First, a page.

British Columbia Wildfire Routs RV Park Guests
Kamloops, British Columbia, resident Andrea Wilson hung up the phone, then ran outside into the yard of the Riverview RV and Mobile Home Park and started banging on the closed doors of the park's trailer units.
An aggressive wildfire was headed their way and there wasn't much time. Already the blaze was closing in. Etched against the dark sky, Wilson, the manager of the park on the east side of Kamloops, said the flames looked like lava, The Province reported.
"I said, 'There's a fire coming. Pack up what you can and be ready to move on a [moment's] notice,'" Wilson told The Province Wednesday. "My main concern was to get everyone and their pets out of here safely."
Shortly before Wilson's friend called to warn her about the advancing flames, Sherry Brimacombe, who lives on Uplands Court, was getting out of bed when she saw a bright spot through her bedroom window.
The flames looked to be in the same area, just off Todd Road, which was the source of another large wildfire last year. She got on the phone and called 911. She then started calling her neighbours.
Soon, about 25 of the street's residents were out battling side by side with garden hoses the fast-moving flames which were edging dangerously close to some of their properties.
"It moved pretty damn fast," said Brimacombe. "Anybody who was awake was definitely out."
The events described by Wilson and Brimacombe stem from Tuesday night's wildfire in Kamloops, which forced the 1 a.m. evacuation of Wilson's mobile park and kept several hundred city residents on evacuation notice through Wednesday.
Firefighters worked tirelessly throughout the night digging guards and battling the blaze, first spotted around 9:40 p.m. off of Todd Road in the city's Barnhartvale area. The fire was initially small in size, but strong winds and dry conditions allowed flames to grow quickly and move west, threating residential properties and the Pineridge Golf Course.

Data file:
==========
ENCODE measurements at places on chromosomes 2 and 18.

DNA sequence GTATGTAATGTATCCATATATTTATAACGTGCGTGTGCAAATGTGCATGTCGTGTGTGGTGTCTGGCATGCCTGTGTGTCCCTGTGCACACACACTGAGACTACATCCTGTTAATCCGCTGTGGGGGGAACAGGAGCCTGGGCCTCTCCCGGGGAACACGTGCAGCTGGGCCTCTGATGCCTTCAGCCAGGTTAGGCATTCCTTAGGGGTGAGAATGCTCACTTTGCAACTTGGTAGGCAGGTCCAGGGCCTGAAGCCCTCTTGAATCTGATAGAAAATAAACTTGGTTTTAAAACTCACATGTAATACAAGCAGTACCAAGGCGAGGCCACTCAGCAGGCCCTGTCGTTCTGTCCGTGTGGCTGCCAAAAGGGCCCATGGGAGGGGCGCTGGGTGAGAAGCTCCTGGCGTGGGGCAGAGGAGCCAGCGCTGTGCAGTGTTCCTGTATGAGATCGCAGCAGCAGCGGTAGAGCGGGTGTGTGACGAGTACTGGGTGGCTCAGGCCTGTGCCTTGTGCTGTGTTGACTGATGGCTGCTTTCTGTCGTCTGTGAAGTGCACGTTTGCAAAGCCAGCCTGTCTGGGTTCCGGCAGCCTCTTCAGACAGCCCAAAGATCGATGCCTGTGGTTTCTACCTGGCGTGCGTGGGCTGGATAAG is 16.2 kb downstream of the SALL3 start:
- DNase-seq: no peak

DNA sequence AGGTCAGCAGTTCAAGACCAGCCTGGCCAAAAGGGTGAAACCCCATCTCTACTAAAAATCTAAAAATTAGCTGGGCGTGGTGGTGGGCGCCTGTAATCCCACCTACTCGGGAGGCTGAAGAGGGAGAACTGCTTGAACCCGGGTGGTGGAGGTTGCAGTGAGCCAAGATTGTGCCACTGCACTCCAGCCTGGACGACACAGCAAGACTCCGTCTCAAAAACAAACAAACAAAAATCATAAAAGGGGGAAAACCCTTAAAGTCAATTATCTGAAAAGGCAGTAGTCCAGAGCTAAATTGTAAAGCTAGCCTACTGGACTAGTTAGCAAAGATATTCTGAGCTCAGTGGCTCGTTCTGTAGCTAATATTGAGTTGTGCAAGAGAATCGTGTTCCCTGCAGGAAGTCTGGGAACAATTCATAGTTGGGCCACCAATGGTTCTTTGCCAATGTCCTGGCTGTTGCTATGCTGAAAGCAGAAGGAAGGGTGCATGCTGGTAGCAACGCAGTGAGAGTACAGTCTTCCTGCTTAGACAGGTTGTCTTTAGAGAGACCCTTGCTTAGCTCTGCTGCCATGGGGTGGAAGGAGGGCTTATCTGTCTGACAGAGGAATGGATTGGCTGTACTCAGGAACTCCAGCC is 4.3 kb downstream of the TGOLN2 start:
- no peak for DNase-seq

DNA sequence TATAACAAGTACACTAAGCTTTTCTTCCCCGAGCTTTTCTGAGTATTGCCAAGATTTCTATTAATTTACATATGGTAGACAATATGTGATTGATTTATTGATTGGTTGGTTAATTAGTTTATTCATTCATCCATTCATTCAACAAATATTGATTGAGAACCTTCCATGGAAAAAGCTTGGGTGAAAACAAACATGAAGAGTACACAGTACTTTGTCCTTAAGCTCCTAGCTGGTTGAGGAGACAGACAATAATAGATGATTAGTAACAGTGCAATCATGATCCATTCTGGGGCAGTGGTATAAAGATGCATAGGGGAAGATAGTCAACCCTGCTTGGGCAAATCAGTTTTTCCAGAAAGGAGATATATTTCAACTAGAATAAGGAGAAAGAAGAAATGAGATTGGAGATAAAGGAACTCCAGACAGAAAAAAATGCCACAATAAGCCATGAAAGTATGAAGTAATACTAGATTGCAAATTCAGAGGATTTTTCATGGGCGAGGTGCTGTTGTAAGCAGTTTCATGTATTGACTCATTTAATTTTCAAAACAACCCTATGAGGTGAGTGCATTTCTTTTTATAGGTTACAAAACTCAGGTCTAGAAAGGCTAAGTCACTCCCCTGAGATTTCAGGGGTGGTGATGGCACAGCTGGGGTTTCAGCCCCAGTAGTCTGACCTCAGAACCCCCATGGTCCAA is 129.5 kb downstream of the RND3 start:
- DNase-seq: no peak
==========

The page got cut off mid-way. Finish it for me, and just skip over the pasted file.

Brimacombe said firefighters were quick to respond to the flames and were soon on her street to take over the firefighting duties.
Air tankers were dispatched early Wednesday, and the evacuation order was lifted before noon, allowing residents of the Riverview RV and Mobile Home Park to return home.
The evacuation alert remained in effect for certain areas all of Wednesday.
By evening, the fire had been 85% contained, said Kamloops Fire and Rescue, although up to 53 firefighters remained on scene to deal with hot spots. No damage to properties had been reported.
In total, Guertin said 13 firefighters from Kamloops Fire and Rescue, two 20-unit crews from the British Columbia Forestry Service, five helicopters, two bush trucks, and two water tankers worked on the fire throughout the day.
Meanwhile, the latest map issued Wednesday by the British Columbia Forest Service showed the fire-danger rating as high or extreme across most of the province.
Late Wednesday, air tankers were battling another wildfire on the southeast corner of Bonaparte Lake, about 40 miles north of Kamloops.
"We've just issued evacuation orders for both the east and west side of the lake," said Liz Cornwell, information officer with the Thompson-Nicola Regional District.
RCMP are evacuating within a one-mile surrounding the entire lake, said Cornwell, adding that there are about 60 properties around the lake, and an estimated 100-125 residents.
The fire is currently not threatening the town of Barriere, 14 miles from the lake.
Another conflagration, the Jade wildfire in Yalakom Valley, jumped to 1,000 hectares Wednesday morning and remained at about 15% contained by evening.
An estimated 125 firefighters, eight helicopters and 10 heavy-equipment units are working the fire, which was ignited July 21 by a lightning strike.
Fire information officer Garry Horley said firefighters managed to secure some ground, which has allowed them to move more equipment into the area.
An evacuation alert issued by the Squamish-Lillooet Regional District remains in effect for Yalakom Valley.